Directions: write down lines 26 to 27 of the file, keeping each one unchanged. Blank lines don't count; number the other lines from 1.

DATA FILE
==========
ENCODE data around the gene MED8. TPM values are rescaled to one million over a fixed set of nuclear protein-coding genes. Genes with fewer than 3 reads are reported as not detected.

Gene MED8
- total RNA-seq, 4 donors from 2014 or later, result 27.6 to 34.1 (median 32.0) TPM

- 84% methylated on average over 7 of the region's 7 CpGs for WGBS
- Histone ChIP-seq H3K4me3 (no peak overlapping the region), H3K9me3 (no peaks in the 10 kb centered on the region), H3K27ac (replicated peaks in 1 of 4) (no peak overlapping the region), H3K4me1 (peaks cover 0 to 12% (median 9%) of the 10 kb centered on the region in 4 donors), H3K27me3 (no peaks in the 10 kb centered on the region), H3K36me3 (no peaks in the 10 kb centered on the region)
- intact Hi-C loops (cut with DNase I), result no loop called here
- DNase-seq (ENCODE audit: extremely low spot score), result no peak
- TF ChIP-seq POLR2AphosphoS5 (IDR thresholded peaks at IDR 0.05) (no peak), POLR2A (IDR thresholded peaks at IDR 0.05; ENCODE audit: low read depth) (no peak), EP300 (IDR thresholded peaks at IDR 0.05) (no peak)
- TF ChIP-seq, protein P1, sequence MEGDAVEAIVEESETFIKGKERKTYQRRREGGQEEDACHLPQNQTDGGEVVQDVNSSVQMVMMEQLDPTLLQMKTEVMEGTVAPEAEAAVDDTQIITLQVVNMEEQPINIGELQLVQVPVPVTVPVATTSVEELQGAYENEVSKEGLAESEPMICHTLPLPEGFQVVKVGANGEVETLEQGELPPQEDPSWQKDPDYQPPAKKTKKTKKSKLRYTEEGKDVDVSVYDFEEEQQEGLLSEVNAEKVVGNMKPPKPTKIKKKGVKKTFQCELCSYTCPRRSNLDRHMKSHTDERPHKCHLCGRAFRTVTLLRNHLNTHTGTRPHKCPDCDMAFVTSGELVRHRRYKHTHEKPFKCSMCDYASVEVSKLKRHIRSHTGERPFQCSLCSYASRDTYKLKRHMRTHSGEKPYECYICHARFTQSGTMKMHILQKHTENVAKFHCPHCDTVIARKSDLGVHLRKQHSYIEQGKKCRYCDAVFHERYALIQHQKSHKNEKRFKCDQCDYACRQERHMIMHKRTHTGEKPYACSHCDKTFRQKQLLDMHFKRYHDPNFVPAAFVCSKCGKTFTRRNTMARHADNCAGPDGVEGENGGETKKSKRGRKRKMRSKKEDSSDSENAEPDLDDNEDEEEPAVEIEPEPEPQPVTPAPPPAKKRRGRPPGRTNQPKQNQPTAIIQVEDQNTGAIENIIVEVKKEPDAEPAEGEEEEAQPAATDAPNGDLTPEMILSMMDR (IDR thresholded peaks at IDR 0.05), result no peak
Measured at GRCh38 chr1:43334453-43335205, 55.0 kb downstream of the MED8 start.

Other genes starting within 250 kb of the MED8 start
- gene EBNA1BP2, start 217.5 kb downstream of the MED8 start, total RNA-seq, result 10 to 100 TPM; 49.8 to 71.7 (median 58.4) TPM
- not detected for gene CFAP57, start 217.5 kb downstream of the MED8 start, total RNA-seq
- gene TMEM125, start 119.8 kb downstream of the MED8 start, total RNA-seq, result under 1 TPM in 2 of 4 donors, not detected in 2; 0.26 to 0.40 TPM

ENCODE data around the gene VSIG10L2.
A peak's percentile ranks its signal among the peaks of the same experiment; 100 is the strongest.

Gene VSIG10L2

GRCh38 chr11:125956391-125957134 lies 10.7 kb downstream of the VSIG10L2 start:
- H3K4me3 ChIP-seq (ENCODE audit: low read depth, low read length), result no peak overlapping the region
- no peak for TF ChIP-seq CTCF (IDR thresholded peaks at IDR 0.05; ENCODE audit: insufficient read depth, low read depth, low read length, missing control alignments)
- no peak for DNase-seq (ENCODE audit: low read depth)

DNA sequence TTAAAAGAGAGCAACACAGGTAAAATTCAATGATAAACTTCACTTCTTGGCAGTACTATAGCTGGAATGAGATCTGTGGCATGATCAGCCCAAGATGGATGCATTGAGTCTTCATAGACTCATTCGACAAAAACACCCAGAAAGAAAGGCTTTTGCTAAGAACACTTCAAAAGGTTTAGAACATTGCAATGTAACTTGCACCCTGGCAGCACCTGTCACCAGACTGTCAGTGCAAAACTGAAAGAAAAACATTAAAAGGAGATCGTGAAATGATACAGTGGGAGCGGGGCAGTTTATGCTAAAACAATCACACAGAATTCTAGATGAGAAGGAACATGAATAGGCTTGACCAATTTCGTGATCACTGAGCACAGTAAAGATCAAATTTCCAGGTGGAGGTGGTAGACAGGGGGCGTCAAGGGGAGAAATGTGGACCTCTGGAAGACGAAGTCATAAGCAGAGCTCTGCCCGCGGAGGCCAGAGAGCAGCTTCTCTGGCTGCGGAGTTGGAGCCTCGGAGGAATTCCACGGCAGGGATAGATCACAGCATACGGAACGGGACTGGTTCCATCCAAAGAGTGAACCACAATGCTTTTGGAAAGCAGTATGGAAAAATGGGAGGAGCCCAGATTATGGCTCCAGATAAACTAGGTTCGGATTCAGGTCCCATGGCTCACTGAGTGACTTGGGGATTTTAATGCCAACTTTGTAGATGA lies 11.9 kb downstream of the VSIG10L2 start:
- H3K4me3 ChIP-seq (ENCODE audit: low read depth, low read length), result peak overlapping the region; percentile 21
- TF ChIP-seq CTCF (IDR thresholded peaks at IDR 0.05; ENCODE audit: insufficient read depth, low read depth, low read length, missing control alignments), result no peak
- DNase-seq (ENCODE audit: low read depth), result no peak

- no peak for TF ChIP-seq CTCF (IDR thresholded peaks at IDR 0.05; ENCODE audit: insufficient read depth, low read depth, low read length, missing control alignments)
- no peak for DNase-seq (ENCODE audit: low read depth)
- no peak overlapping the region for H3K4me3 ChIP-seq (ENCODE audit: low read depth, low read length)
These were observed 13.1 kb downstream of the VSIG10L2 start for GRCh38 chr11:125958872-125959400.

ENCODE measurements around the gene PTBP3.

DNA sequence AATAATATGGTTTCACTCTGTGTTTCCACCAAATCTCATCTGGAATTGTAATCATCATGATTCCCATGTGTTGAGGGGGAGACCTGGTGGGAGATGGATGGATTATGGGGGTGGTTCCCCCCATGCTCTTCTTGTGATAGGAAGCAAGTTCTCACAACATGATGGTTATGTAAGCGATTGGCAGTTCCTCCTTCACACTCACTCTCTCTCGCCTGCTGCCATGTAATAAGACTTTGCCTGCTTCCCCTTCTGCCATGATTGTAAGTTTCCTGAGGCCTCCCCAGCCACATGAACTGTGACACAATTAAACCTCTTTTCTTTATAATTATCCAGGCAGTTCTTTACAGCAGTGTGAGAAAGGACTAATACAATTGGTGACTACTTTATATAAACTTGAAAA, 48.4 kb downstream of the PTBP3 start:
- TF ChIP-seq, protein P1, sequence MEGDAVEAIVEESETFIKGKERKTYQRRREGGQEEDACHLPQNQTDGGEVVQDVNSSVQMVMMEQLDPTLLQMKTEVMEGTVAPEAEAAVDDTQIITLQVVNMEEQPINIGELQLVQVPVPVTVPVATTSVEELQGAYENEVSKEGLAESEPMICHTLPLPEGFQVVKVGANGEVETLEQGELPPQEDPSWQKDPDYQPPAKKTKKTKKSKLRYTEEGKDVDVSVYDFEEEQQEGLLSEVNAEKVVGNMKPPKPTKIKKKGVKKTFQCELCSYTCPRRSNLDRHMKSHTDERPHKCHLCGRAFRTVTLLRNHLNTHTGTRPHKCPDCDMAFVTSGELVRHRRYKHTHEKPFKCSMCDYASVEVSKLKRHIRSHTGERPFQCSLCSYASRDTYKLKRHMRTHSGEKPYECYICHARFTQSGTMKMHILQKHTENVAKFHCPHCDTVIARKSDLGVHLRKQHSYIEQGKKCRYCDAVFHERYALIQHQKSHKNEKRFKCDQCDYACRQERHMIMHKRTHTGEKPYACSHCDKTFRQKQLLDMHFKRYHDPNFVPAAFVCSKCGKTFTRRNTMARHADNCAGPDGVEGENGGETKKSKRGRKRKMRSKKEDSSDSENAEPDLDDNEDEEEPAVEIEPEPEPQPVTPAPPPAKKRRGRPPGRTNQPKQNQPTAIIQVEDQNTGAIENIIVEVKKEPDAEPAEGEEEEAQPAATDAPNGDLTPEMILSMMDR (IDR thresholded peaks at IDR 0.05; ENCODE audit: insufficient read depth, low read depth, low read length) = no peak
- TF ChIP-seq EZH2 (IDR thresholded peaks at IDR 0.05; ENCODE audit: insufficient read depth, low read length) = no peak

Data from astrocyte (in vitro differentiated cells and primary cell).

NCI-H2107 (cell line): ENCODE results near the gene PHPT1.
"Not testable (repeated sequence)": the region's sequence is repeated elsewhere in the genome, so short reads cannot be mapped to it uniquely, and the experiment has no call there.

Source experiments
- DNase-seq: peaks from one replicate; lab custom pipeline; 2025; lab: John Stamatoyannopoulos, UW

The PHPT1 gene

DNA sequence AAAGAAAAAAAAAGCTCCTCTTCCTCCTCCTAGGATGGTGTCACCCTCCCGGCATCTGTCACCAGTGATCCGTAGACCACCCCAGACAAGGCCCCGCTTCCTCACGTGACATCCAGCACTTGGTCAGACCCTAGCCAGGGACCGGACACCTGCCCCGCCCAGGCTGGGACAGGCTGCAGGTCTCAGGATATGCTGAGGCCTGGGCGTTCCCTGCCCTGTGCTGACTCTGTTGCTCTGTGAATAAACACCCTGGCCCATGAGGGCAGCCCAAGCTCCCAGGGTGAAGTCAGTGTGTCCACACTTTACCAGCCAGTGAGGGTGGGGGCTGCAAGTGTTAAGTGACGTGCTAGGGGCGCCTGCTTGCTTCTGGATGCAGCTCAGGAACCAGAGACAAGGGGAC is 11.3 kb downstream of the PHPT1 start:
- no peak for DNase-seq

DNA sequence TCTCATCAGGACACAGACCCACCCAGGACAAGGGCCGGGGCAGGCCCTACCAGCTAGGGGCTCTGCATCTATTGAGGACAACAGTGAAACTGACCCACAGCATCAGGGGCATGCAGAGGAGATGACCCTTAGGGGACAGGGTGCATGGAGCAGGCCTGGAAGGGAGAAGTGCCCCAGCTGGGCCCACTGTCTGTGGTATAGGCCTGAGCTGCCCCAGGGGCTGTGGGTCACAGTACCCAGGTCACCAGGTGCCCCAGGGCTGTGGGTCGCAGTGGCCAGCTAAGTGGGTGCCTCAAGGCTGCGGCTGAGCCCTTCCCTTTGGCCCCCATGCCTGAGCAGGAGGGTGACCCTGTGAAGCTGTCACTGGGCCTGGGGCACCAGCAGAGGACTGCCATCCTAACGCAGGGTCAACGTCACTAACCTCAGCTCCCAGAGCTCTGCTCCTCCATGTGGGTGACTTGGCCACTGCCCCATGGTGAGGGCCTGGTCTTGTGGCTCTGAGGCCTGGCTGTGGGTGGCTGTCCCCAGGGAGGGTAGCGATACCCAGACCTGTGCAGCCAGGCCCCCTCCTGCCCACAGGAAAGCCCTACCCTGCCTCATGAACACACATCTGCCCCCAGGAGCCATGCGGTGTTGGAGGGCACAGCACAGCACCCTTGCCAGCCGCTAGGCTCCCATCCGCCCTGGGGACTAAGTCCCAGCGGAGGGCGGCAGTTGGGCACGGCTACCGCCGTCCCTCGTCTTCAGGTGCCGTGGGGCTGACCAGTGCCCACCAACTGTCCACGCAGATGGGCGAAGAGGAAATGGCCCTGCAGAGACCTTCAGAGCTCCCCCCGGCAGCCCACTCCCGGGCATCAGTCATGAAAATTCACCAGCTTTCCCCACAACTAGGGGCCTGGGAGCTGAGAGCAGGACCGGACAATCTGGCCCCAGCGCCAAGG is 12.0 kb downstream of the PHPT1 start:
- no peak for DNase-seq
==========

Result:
- no peak for TF ChIP-seq CTCF (IDR thresholded peaks at IDR 0.05; ENCODE audit: insufficient read depth, low read depth, low read length, missing control alignments)
- no peak for DNase-seq (ENCODE audit: low read depth)